Film Review: Suffragette

by Abi Hack


When tackling a subject that encourages such a widespread debate, in this case it is the women’s suffrage movement that saw thousands of women violently challenge the oppressive social and political conditions that dominated their society, there is always an element of trepidation that appears around it. This is an important issue and it needs to be treated with the respect that it deserves.

Here we welcome the creative team. Those brave individuals who decided to take on the overwhelmingly large task of depicting a well-known historical event that is inevitably not everyone’s cup of tea. To make a contemporary biopic drama that truthfully portrays the struggles of the inferior sex and poignantly illustrate the torturous conditions that women faced as a consequence of their violent revolt against patriarchy is ambitious to say the least, but recent events have lent themselves to creating a space in which such a work is relevant. There is always that fine line between drama for the purpose of “entertainment” and the dramatization of a socio-political issue embedded within a media form. As a result, any decisions made directly and inadvertently lend themselves to a comment on how this period of time saw thousands of women (and a handful of men) challenge social conventions and bring into question the laws that forced women into the stereotypical “roles” of submissive housewife, caring mother and dutiful spouse.

Not exactly a picnic in the park for any creative mind, but in fairness to director, Sarah Gavron (Brick Lane) and writer, Abi Morgan (Shame, The Iron Lady), they make a serious attempt at it. Although Richard Brody (The New Yorker) would disagree - ‘the script, by Abi Morgan, filters out the contextual complexities of politics, and Sarah Gavron’s direction reduces difficult situations to simple sentiments’ – when considering how much they fit into the limited time of 1hr 46mins, they surely deserve some credit?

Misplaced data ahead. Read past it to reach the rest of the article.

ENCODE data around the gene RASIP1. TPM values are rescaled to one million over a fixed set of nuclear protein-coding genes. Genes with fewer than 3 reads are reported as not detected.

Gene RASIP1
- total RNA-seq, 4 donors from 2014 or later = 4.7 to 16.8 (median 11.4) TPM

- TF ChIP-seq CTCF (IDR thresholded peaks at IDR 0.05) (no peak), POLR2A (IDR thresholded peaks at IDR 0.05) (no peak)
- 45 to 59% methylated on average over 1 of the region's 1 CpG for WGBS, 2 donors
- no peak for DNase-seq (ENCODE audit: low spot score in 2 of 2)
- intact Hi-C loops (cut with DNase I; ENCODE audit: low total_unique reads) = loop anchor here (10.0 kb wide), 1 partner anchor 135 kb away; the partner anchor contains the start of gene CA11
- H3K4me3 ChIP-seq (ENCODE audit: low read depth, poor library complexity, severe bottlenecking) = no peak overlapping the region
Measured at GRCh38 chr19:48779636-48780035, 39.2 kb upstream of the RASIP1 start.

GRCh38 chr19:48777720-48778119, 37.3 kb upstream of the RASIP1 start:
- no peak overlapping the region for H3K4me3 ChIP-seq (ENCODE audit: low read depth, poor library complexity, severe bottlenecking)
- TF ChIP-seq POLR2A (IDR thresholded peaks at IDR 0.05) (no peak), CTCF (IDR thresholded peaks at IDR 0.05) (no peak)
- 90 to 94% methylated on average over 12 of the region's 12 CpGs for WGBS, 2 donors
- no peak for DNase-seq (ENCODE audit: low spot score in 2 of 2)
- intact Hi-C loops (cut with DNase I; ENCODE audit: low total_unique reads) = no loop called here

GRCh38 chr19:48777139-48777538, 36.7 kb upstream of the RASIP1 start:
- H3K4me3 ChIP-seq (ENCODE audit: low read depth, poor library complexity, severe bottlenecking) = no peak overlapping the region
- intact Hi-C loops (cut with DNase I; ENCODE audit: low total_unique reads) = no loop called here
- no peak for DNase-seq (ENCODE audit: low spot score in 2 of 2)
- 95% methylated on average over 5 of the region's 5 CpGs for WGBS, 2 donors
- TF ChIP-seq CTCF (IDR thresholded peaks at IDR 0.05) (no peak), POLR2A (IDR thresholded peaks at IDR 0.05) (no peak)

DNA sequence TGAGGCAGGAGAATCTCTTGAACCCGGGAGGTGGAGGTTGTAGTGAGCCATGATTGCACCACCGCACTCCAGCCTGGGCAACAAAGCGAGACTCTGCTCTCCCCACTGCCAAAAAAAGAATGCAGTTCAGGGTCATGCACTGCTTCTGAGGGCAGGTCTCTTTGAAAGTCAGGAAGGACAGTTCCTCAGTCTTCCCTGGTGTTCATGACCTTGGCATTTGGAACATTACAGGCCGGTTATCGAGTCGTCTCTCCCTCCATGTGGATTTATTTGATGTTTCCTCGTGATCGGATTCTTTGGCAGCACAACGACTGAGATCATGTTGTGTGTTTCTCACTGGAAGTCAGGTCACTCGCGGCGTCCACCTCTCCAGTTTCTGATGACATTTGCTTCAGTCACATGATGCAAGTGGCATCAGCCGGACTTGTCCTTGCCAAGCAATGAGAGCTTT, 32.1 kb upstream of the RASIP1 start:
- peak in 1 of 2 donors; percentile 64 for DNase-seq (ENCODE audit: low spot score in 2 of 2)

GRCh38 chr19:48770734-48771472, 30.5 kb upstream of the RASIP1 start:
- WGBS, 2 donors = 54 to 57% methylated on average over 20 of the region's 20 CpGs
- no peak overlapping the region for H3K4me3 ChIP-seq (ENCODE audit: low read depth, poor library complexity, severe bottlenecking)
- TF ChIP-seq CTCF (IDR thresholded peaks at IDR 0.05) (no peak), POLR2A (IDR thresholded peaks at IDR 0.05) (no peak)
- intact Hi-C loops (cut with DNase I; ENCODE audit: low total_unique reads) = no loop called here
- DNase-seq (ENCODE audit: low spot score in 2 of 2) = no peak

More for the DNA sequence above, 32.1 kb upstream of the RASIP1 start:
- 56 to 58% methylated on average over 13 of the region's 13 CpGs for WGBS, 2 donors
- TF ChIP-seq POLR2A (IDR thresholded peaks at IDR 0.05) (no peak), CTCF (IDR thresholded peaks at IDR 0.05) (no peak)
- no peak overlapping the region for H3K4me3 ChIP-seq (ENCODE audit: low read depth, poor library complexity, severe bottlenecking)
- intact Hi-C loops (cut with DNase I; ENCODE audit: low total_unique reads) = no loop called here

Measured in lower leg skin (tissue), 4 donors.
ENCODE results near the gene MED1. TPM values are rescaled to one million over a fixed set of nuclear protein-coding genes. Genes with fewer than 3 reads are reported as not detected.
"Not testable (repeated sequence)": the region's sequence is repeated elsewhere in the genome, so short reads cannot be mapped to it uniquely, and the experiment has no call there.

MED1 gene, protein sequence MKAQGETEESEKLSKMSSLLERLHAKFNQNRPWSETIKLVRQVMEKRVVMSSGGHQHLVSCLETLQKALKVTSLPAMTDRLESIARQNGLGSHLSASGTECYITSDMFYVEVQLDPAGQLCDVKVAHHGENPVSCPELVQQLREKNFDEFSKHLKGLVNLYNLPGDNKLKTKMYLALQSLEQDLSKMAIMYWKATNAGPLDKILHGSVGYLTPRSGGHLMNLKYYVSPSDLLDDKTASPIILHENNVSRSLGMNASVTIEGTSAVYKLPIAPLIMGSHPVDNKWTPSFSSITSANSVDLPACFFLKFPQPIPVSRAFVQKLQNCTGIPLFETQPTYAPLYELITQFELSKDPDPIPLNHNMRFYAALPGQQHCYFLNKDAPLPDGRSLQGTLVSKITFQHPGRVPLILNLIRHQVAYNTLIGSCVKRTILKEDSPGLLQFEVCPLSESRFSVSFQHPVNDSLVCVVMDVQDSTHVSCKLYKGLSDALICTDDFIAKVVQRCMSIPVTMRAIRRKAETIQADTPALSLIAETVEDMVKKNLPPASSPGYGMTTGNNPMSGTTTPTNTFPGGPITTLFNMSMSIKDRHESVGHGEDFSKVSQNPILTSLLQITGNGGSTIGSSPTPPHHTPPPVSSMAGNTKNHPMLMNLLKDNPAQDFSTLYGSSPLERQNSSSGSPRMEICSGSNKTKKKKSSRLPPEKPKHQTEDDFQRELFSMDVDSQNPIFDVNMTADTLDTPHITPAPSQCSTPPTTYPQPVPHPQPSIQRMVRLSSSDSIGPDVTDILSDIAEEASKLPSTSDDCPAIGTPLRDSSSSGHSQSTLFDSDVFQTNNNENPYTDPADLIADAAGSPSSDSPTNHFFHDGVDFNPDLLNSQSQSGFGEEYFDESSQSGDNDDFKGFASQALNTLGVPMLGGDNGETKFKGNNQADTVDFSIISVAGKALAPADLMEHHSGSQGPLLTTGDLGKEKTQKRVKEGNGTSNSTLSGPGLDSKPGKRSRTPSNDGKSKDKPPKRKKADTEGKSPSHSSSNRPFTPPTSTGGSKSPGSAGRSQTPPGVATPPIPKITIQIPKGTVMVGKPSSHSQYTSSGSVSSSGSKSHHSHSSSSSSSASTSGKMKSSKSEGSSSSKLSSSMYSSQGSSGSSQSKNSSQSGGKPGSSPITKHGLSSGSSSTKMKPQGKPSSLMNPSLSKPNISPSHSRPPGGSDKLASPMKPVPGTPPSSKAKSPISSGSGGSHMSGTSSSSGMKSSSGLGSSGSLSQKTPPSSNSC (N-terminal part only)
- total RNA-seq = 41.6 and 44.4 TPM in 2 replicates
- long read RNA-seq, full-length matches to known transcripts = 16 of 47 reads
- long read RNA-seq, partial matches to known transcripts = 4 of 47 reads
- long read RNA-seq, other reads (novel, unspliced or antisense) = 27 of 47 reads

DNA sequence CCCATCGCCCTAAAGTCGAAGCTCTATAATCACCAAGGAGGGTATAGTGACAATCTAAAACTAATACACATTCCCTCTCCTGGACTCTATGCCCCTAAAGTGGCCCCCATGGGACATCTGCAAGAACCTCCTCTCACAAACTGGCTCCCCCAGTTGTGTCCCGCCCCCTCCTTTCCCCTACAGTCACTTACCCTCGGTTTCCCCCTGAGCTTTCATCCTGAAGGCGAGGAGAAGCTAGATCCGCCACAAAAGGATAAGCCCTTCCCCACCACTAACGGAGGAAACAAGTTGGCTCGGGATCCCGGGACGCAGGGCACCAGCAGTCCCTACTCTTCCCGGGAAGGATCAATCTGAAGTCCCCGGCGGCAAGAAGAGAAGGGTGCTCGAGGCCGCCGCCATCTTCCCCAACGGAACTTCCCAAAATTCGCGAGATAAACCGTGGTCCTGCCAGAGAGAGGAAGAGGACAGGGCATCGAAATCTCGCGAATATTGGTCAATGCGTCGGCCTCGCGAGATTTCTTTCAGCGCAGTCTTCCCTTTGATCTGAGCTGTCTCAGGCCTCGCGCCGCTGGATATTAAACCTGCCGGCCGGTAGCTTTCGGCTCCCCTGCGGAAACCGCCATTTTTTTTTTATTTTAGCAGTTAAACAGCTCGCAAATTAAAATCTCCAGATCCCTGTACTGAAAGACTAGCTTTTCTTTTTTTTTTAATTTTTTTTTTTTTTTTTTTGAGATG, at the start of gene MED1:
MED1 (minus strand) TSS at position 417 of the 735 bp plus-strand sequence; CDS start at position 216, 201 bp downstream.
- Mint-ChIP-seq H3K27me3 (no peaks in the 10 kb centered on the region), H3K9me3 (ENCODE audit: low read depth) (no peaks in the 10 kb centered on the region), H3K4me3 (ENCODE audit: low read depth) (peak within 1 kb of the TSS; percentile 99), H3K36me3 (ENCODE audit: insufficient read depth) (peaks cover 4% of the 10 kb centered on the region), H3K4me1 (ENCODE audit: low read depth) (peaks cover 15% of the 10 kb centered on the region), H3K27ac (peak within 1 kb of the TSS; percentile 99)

So here are the big questions: does the film successfully depict the struggles and tortuous conditions faced by thousands of women in their attempts to attain the right to vote, or does it fall short in its valiant attempts? Do we, the audience, agree with the creative choices made by the Director, producer, screenwriter, etc., or do we challenge their decisions and possibly reduce them down to cheap sell-outs for the purpose of box office success?


In all honesty, this is where I sit (regrettably) on the fence. As a film for the masses and those with limited knowledge of the Suffragettes it is an extremely accessible adaptation of the women’s suffrage movement. Carey Mulligan makes a convincing attempt at portraying the film’s protagonist, 24 year-old laundress Maud Watts, a woman who is torn between familial obligations (particularly towards her son) and an allegiance to womankind.

For those who were looking for something more gritty and raw, this is where the film falls short. It feels too commercialised and does not confront the issue of gender inequality to the extent that is needed to give it the same success as modern works such as 12 years a slave and The Danish Girl.  It is not hard hitting enough to be catapulted into the stratosphere of contemporary discussion, and risks leaving the audience feeling disappointed.

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